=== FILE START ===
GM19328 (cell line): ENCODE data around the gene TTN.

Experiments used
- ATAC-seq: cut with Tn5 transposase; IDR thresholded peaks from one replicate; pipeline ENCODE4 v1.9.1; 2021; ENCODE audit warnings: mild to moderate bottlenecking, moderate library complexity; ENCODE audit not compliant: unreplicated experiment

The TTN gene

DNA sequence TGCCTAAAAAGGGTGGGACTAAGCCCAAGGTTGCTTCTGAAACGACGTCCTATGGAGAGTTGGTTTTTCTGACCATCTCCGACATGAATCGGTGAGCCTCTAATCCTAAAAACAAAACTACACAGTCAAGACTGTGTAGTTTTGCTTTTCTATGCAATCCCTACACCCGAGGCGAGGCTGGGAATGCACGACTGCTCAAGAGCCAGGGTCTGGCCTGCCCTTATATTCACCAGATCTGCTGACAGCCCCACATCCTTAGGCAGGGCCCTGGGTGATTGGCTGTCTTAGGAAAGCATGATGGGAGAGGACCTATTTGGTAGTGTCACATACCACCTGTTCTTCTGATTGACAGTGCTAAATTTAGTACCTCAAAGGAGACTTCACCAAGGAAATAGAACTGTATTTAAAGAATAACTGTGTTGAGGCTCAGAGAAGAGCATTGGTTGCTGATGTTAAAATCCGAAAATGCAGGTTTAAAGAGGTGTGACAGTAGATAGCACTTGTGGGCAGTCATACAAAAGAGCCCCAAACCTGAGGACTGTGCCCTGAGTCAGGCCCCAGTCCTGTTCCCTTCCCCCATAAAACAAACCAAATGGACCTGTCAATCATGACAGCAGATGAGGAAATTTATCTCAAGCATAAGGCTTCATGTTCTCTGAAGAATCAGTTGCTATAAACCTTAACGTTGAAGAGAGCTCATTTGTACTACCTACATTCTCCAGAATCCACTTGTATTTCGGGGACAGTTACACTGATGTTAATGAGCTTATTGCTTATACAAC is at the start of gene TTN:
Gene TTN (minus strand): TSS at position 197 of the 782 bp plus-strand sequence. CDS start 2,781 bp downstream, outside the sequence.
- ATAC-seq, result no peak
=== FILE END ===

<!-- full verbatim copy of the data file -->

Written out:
GM19328 (cell line): ENCODE data around the gene TTN.

Experiments used
- ATAC-seq: cut with Tn5 transposase; IDR thresholded peaks from one replicate; pipeline ENCODE4 v1.9.1; 2021; ENCODE audit warnings: mild to moderate bottlenecking, moderate library complexity; ENCODE audit not compliant: unreplicated experiment

The TTN gene

DNA sequence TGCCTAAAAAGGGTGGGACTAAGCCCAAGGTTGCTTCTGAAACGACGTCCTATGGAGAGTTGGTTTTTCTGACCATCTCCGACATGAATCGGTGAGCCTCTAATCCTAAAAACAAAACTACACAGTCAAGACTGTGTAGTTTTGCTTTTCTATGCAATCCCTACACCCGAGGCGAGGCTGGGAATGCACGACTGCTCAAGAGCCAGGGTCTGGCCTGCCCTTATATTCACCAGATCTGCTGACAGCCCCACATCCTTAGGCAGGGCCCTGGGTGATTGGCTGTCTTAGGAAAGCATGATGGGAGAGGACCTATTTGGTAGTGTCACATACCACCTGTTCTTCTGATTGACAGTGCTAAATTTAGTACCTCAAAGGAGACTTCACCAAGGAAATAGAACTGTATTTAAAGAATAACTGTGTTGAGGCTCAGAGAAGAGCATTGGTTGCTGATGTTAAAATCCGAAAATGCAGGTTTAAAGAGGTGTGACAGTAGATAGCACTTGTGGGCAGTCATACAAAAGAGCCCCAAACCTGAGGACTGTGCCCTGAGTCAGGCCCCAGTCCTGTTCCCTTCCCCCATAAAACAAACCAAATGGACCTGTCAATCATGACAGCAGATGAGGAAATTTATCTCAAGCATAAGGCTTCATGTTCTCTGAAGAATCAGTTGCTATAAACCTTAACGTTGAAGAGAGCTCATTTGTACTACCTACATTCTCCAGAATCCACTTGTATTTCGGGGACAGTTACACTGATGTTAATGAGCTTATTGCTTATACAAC is at the start of gene TTN:
Gene TTN (minus strand): TSS at position 197 of the 782 bp plus-strand sequence. CDS start 2,781 bp downstream, outside the sequence.
- ATAC-seq, result no peak